Mortaljive: The Rest is Silence

There is no still point in all the Universe, and that is the rock upon which I stand

Sunday, September 11, 2005

NOT A JOURNALIST

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I am not a journalist. I don't like exhaustive research, though I do respect such research. I have been skimming politics like a water bug my whole life: though I spent three years on the high school newspaper, I don't think I wrote a single straight news story. My whole itty bitty life has been about impressions and tones and intuition and snark and flights-of-fancy and bald-faced fantasy: don't get me wrong, I listen and read others and weigh the evidence that is laid out and then go on my way, writing lyrics or snark or nothing about these same topics. Hurricane Katrina has threatened my relationship with the written word, has clawed at it and mugged it and pulled me to the harder work of writing and making some kind of sense out of large disasters, but now I am slipping backwards inside myself, for I know there isn't anything more I can add in terms of "the facts of the case." What's weird is that I am a sort of mirror of the administration, fashioning reality as I go, adding textures and colors as I feel like, moving pieces around in often arbitrary patterns. The difference is I do it for fun while the Bush administration does it for profit.

We hear how government is inept, so Rove and Norquist and Andy et al make government as inept as possible and use that as evidence as to why it must be weakened further. Even though the MSM has been a profound disappointment for over two decades, it seems to be taking its role seriously in the aftermath of Katrina: it showed up for a tragedy and found itself the only one, besides the victims, who could locate the address. The L.A. Times, in an article about the "Response" to Katrina's effects had a sidebar titled "Anatomy of a disaster" in which they had one column for Agency one for Responsibilities and one titled Responses.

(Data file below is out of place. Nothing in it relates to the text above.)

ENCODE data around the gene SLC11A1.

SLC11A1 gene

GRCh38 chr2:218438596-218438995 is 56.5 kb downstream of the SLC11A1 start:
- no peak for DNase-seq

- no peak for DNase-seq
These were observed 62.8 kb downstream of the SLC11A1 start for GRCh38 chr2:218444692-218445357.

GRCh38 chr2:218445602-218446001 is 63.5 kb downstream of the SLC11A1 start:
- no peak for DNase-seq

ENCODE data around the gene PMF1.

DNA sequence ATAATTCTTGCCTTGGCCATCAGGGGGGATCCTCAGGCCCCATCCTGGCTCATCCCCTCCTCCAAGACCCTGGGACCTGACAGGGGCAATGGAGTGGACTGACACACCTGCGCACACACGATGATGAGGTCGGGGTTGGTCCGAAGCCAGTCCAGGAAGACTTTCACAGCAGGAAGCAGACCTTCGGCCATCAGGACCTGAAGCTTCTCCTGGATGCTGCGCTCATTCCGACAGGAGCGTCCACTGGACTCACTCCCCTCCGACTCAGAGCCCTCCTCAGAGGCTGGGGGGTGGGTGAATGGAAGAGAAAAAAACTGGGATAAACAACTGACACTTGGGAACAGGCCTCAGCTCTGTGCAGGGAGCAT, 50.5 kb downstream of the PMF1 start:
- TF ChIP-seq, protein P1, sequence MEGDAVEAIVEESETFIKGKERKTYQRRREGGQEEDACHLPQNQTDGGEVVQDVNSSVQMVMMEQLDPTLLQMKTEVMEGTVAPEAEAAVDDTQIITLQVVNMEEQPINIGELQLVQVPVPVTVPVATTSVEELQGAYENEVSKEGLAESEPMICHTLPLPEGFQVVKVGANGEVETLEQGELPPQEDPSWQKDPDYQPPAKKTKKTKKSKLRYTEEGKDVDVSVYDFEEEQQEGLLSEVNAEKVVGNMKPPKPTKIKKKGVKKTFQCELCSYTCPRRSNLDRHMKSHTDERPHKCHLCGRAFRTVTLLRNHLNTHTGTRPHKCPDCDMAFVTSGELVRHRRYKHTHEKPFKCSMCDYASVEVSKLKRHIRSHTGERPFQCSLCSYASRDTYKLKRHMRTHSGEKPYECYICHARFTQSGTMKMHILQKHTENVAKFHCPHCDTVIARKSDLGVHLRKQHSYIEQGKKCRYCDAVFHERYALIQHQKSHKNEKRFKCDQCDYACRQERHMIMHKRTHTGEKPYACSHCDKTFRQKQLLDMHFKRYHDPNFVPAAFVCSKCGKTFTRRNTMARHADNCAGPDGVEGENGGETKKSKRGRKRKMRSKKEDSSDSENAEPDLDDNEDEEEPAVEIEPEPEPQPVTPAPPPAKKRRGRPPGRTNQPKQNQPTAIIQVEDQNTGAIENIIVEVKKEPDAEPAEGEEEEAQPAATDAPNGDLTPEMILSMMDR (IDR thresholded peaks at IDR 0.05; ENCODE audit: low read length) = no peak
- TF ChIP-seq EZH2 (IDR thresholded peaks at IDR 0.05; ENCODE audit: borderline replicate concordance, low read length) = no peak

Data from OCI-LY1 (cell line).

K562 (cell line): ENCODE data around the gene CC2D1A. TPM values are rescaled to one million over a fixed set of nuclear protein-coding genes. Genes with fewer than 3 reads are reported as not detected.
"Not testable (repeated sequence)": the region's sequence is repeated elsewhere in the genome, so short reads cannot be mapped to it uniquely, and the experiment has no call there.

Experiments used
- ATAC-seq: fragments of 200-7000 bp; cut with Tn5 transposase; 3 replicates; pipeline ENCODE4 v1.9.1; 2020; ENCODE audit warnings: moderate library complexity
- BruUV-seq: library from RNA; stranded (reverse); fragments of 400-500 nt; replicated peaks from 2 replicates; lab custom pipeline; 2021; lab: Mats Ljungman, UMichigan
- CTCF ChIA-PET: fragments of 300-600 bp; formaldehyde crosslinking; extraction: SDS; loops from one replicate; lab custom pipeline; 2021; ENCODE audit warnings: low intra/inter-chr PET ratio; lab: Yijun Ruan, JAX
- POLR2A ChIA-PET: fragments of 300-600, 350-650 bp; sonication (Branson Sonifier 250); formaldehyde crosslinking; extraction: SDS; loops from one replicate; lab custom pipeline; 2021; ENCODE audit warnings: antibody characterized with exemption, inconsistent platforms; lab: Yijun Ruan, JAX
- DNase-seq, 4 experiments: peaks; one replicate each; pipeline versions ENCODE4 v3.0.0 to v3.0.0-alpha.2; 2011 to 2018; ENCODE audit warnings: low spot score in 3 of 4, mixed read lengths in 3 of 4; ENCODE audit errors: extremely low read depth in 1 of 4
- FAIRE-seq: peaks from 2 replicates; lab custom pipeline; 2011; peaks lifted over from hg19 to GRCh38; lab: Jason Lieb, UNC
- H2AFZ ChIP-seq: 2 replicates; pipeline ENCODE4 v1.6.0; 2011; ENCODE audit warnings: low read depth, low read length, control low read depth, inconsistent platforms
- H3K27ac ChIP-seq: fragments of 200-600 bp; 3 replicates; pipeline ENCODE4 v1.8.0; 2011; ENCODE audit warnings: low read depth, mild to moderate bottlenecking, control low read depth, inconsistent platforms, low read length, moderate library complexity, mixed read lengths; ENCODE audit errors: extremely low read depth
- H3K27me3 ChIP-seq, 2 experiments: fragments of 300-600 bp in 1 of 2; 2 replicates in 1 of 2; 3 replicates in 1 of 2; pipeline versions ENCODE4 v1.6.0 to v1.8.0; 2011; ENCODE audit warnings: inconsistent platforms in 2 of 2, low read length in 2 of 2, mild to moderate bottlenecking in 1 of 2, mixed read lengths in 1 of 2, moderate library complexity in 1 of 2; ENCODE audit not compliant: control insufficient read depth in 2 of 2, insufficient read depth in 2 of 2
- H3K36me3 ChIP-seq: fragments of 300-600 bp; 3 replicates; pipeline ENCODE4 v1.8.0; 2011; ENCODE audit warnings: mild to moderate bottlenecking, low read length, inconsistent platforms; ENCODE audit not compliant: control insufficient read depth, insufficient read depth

Under "responsibilities" for the White House they wrote: "Delegates responsibility for disaster response to government agencies." and "Declares federal emergency to allow for federal aid in hurricane relief efforts." Under responses the Times writes:

President and many top White House staff remain on vacation during initial stages of crisis.

White House blames state and local officials for inadequate response.

President relies heavily on FEMA's optimistic and can-do assessments.

White House considers and rejects federal takeover of National Guard after Louisians governor objects.

President doesn't expect the levee breaches, despite explicit warnings.


The list goes on to include Department of Homeland Security, FEMA, National Guard and the U.S. Military, and they don't fare any better. In a dispassionate voice, the Times lays out reality and it sits there quietly staring back at me, and I wonder why Bush still has his job, much less Brown or Chertoff or any of a thousand political appointees who smile for the camera and cannot wipe their own asses without blaming poor black people for their own shit. But at least the truth sits there.

There is this odd thing called hope: some real journalists are doing their jobs. On August 31st, I wrote the following to the L.A. Times:

DEAR EDITORIAL STAFF,

A war won and lost over two years ago yet it continues, a President playing guitar for a photo-op while The Big Easy drowns, National Guard on consecutive tours overseas when they are needed here...the sky isn’t falling, we’re pulling it down. Who will cry “Enough” if not our best and brightest in print media? Television stations cannot betray their ever-shrinking share of ad revenue, but print media cannot betray its readership, not now, not anymore.

Look out your windows in downtown! What do you see? Nothing? Why? Is it because your building is pointed away from America?